Yanks Down Tigers 7-3; Celtics Roll Over Cavs

It was a hectic day today, with the gym and work taking up the morning and early afternoon, then time with my son (laughs, football) and, after getting my daughter from school, getting a truck and lugging a washer, dryer, and king-size bed into it then home.  After unloading everything, then eating some pizza and having a beer (then another, my first two in a week) with the Yanks game, I settled into the chair and felt like I got my ass kicked.

However, I can’t complain much.  In fact, some good news and perspective intruded as they often do.  First, a good friend of mine received a very prestigious award for his recently completed dissertation, which was voted the best dissertation in our field for the last year.  It’s really quite an honor, very well deserved, and not too surprising given his sterling record as a Ph.D. student.  Just amazing.  I had to run to the library and grab a dozen books for research and, on the way back to the car, ran into a colleague and friend in African history who recently got a good job at a liberal arts college in the Midwest.  No one deserves it more than he does.  From Africa, he studied here separated from his wife and family, whom he visited during summers.  A few years ago, he lost his wife and child during childbirth, a tremendous blow that would have destroyed me.  Yet he never complained–ever. He persevered, eventually and recently re-married, cared for his two other children, and earned a good job.  To me, that’s good karma coming around to where and to whom it belongs.  These recent developments have me thinking more positively than I have in some time, and just feeling happy for friends who also happen to be very good people, who have earned and fully deserved their successes.

On a much more mundane level, the Yanks beat Detroit 7-3, behind a strong pitching debut from CC Sabathia, some nice offensive contributions, and some good defense.  Sabathia allowed a bloop double to Polanco, who scored on a Berroa error, but Sabathia was otherwise very good.  He fanned two, got four ground-ball outs, and had his two-seam fastball and slider working.  The Detroit radio crew, far superior to the TV clown team of Mario Impemba and Rod Allen, raved at Sabathia’s work.  Aceves followed him with 2 2/3 innings of one-hit, one-walk, scoreless work, with a K.  Steven Jackson surrendered two runs in the sixth, but the pitching was on the whole very good.  The back end of tonight’s pitchers was again solid, with Veras, Anthony Claggett, and Robertson combining for three innings of one-hit (Claggett), six-K work to shut it down.  Veras has been excellent of late, as has Robertson, and both should make the trip north to The Bronx as bullpen contributors if they stay on track.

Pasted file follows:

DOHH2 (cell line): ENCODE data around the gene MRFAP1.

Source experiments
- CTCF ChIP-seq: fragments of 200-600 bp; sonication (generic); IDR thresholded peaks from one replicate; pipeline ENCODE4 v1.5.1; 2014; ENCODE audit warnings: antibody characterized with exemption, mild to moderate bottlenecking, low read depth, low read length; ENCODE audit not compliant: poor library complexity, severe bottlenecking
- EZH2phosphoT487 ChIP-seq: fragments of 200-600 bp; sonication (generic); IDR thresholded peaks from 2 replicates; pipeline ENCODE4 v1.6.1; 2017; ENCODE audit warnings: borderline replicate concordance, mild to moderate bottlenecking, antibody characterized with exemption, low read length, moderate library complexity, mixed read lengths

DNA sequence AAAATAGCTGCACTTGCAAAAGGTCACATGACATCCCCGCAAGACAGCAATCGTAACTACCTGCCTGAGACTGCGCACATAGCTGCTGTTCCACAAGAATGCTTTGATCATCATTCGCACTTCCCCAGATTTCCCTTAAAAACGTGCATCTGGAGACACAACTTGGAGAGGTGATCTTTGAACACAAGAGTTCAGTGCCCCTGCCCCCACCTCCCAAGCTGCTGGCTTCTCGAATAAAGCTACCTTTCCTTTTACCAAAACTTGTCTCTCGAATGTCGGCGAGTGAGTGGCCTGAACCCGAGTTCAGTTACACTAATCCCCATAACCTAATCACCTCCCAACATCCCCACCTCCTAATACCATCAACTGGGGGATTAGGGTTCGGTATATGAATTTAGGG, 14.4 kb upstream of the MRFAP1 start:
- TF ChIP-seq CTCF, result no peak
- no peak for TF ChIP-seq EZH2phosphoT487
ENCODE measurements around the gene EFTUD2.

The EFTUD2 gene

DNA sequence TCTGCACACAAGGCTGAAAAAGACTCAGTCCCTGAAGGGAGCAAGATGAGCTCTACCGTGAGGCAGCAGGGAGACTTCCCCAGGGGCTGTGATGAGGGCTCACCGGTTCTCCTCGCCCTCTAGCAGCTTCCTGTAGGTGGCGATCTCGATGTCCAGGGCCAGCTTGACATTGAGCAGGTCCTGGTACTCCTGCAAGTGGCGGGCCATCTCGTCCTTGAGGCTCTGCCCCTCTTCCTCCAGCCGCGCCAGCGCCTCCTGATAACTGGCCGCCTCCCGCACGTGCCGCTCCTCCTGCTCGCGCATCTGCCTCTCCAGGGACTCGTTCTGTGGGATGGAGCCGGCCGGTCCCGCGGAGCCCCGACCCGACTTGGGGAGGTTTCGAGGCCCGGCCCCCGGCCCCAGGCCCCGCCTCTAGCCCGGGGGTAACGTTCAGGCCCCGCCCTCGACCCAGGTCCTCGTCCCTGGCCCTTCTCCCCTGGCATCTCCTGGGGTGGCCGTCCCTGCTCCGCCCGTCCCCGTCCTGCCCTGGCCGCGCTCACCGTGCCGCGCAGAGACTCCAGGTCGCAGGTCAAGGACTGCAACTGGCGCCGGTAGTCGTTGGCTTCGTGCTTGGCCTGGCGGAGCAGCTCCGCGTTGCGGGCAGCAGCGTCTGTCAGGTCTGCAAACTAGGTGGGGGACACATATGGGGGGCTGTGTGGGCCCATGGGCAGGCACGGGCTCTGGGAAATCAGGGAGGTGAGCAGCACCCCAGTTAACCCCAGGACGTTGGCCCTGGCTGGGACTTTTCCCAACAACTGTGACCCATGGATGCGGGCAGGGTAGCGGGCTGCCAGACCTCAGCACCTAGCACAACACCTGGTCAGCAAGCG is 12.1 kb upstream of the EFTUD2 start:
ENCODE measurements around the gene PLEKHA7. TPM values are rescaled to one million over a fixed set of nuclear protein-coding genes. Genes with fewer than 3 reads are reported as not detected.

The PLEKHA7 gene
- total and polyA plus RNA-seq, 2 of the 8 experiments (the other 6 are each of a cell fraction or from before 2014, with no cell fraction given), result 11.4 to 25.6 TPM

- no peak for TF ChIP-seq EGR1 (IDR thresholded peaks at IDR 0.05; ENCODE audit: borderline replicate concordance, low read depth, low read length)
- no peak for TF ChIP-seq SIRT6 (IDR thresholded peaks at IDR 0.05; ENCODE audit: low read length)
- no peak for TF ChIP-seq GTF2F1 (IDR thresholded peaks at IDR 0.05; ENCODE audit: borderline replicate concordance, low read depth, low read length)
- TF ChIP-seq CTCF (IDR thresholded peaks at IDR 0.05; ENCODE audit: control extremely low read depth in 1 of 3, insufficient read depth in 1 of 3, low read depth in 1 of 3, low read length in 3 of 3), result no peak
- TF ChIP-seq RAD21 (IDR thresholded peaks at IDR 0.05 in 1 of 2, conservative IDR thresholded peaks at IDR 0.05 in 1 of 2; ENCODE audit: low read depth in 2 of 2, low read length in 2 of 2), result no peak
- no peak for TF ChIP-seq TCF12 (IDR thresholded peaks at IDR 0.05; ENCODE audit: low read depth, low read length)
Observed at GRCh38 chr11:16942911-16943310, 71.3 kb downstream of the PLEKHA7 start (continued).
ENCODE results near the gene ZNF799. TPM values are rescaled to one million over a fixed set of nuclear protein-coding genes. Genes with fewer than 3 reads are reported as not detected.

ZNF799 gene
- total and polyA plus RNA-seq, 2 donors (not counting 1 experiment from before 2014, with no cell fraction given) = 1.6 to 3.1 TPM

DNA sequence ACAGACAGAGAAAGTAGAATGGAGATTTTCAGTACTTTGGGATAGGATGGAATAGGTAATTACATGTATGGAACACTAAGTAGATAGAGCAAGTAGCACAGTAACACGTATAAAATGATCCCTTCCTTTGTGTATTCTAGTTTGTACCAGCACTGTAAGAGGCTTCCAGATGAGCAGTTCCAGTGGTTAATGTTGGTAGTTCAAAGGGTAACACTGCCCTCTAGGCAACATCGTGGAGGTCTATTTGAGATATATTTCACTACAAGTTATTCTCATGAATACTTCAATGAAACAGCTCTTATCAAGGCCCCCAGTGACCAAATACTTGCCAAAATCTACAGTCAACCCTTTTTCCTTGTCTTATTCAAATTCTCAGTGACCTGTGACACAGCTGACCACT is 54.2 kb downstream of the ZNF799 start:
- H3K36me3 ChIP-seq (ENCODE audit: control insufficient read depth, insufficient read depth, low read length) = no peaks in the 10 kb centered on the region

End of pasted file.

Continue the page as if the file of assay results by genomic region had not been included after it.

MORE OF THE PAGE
Offensively, the Yanks got fourteen hits and four walks, performing well against Detroit ace Justin Verlander–4 hits, and 4 runs 3 earned in 2 1/3 IP.  Ransom and Damon doubled, Posada, Molina, and Montero also doubled, Swisher had an RBI groundout, Shelley the Marauder had an RBI, and the 6-9 spots in the lineup went 8-14 with 5 runs and 2 RBIs.  In the field, Cody Ranson made two very good plays at third, and Brett Gardner got turned around in center but made a terrific catch that left the Detroit radio crew quite impressed.

I got to see the second half of the Celtics-Cavs game, and thoroughly enjoyed Boston’s 105-94 win–all the more impressive without KG.  Boston shot 54% from the field, committed only 7 turnovers, and had their bench outscore their Cleveland counterparts 33-15.  But two Celtics impressed me most.  The first was Paul Pierce, who epitomizes the basketball term “letting the game come to him.”  It means he doesn’t press things, he picks his spots and, if his shots aren’t falling early, as was the case tonight, he maintained his patience to get his teammates involved.  After going 1-8 in the first half, Pierce went 10-14 in the second half, blistering the Cavs defense with accurate outside shots and typically aggressive slashing moves to the basket.  As important as KG and Allen are tot he Celtics, Pierce–a future Hall of Famer–makes the Celtics go, especially since he added 9 assists to play a very good well-rounded game.